Allen Plays The Hero

MINNEAPOLIS _ If Anthony Thomas is the A-Train, perhaps James Allen is ``the little engine who could.'' Discarded to the bench when Thomas became a starter, Allen emerged as a replacement for the injured A-Train Sunday night in the Bears' 13-6 win over Minnesota.

``We have a lot of confidence in James,'' Bears coach Dick Jauron said after Allen rushed for 107 yards on 27 carries, his third career 100-yard game.

``Always have. We expected that kind of performance tonight.

``And he didn't disappoint us at all. He is a gamer, he is a tough man --tough as nails.''

With Thomas suffering from a hamstring injury and turf toe, Allen carried 14 times for 80 yards in the first half as the Bears built a 10-0 lead.

Allen gained 20 yards in the drive to the Bears' first touchdown. He gained 15 yards rushing and caught an 8-yard pass in a second-quarter drive to Paul Edinger's 30-yard field goal.

Allen expected to find the going tough in the second half after his initial success.

He did.

``After the first half, the way we were running the ball, I knew they would be bringing the safeties up and stuff like that,'' Allen said. ``The thing then was to stay patient.''

The Bears went to the play-action pass and the running game late while trying to run out the clock. David Terrell caught play-action passes of 25 and 26 yards and Allen came up with big runs of 9 and 13 yards to effectively kill Minnesota's chances of a comeback.

Now Allen isn't sure if he'll return to the bench against Detroit next week or if Thomas will rest his hamstring.

``I know I'm good enough to start,'' Allen said. ``That's not the issue. It's not about starting. It's about making plays.

``It's about winning. Who knows what's going to happen. All I know is we got the win today.''

Defensive end Phillip Daniels argues that it's not always bad if he only gets close to a sack without making it, and could draw supporting evidence from a first-quarter play Sunday night.

Daniels, who is tied for 10th in the NFC with sacks at five, recorded his sixth and seventh pass deflections of the season in the first half. His first tip came when he chased Daunte Culpepper and knocked a third-and-three pass into the air that Rosevelt Colvin intercepted.

``I just play hard no matter what snap it is,'' he said. ``You're not going to get to the quarterback every time. You're going to have those years where you're a step away almost every time.

``That's what's happening to me. I'm a step away.''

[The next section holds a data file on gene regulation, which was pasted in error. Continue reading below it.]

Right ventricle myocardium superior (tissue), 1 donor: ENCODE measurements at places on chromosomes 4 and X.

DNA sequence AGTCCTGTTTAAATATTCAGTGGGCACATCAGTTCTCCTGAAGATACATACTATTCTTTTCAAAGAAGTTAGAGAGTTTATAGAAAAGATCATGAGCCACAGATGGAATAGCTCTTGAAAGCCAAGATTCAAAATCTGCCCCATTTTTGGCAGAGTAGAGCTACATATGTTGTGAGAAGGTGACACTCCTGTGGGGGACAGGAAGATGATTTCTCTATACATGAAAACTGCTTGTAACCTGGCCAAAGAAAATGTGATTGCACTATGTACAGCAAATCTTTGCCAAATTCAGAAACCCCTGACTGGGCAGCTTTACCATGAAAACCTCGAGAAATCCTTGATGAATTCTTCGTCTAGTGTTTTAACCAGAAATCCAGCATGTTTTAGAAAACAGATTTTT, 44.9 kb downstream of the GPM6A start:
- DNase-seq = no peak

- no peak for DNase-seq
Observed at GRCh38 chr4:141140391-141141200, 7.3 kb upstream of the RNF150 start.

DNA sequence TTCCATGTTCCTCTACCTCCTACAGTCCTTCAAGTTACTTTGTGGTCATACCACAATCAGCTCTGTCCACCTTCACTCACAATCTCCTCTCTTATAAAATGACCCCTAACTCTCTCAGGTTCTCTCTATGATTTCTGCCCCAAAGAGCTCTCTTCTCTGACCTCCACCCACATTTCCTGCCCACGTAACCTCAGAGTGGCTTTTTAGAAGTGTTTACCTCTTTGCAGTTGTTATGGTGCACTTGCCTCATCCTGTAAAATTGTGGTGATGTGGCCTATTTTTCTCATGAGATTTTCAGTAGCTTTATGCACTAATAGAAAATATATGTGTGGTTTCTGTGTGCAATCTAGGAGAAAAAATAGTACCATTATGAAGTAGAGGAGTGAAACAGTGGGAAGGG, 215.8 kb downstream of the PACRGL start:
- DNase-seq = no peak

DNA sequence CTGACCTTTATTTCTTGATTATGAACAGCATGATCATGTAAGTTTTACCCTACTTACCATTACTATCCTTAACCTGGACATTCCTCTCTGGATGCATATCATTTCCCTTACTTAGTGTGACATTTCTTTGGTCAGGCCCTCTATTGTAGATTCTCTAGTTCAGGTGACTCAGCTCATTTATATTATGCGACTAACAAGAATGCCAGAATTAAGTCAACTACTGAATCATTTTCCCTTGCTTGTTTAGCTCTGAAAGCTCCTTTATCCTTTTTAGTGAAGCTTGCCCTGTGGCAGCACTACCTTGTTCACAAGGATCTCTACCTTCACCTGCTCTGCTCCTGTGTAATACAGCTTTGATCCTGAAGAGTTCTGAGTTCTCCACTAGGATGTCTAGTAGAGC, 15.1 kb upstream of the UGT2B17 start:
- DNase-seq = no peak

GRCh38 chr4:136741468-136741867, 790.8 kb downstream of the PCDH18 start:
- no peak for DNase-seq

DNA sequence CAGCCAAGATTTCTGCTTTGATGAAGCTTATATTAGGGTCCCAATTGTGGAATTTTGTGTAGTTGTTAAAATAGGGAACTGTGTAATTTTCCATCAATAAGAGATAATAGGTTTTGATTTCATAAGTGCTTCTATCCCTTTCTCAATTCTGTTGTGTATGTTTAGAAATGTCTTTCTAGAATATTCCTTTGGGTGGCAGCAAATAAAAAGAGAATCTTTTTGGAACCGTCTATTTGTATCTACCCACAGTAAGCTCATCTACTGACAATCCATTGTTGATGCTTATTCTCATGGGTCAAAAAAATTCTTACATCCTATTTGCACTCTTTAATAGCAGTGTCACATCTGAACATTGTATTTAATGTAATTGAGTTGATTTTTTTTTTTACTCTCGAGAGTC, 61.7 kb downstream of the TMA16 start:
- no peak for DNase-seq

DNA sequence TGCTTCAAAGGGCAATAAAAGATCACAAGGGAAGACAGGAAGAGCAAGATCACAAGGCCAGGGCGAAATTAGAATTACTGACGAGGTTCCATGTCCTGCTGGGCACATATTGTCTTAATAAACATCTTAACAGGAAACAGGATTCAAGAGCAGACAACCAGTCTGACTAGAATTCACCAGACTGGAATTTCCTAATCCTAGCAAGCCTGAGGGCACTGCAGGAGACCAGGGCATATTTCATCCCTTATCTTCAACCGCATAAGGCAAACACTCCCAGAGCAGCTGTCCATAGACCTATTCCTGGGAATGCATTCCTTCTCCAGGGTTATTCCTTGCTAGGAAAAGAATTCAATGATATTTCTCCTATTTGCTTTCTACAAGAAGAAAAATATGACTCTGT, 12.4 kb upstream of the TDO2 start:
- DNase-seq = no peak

Daniels knows people expect sacks from a $24 million defensive end. He insists he is providing more than most defensive ends, however.

``A lot of ends play the pass. A lot of ends just play run,'' Daniels said.

``I play both. I think that's the true value of an end -- if you can play the whole game.

``You don't want to just pass rush and get up field and they run 30 yards on you. You don't want to sit back play run and they're getting passes off like crazy. I think the mark of a true defensive end is if you can play both.''

Besides leading the Bears in sacks coming into Sunday's game, Daniels also led in tackles for losses with seven. With 41 tackles, he had more than any defensive lineman and more than strong side line linebacker Rosevelt Colvin.

Cornerback Walt Harris' play will be closely scrutinized over the last six games by Angelo and the coaching staff.

Harris, who last year missed the final three games with a sprained knee, is the only member of the Bears starting secondary without an interception this season. He missed a clear shot at an interception on the game's third play from scrimmage, a third-and-one first-down completion of 15 yards to Cris Carter.

Harris signed a one-year deal to return this season, but with R.W. McQuarters an unrestricted free agent, and backup Jerry Azumah getting a contract extension earlier this season, Harris' Chicago future appears iffy at best.

``Walt's playing good football for us now,'' defensive coordinator Greg Blache said. ``But last season right before Walt got hurt, Walt was playing as good a cornerback as there was in the league.

``I think he's moving back in that direction. I don't know if he's hit it yet. I haven't seen the turnovers, the interceptions, the big plays that he was making at that point in time. I'd like to see those re-emerge.''

Blache thinks Harris will elevate his play.

``Like I tell him, you want to play your best ball heading down the stretch. You want to get stronger and not weaker.''

Bears third tight end Dustin Lyman was on the inactive list for the eighth time in 10 games.

The Bears were missing starting running back Anthony Thomas due to a hamstring pull, but Minnesota was without some starters of their own. The Vikings started the game without starting fullback Jim Kleinsasser due to an ankle injury. They also had to play without starting offensive guard Corbin Lacina (lower leg) and starting tackle Brad Badger (toe).

The Vikings had their two best linebackers knocked out of the game in the first half. Kailee Wong went out with a knee sprain and Ed McDaniel with a lower leg injury.

ESPN.COM conducted a poll during a lengthy review of a backward pass that Bears punt returner Leon Johnson threw across the field to Jerry Azumah to determine whether viewers thought the play was an illegal forward lateral.

Fans voted 70 percent that the play should stand as a backward lateral and legal play. The officials concurred, setting the Bears up for a 30-yard Paul Edinger field goal.

Leon Johnson's first rushing attempt as a Bear went 34 yards to set up his own touchdown. It was longer than any run that running back James Allen has made for the team since his 163-yard effort Dec. 20, 1998 against Baltimore.

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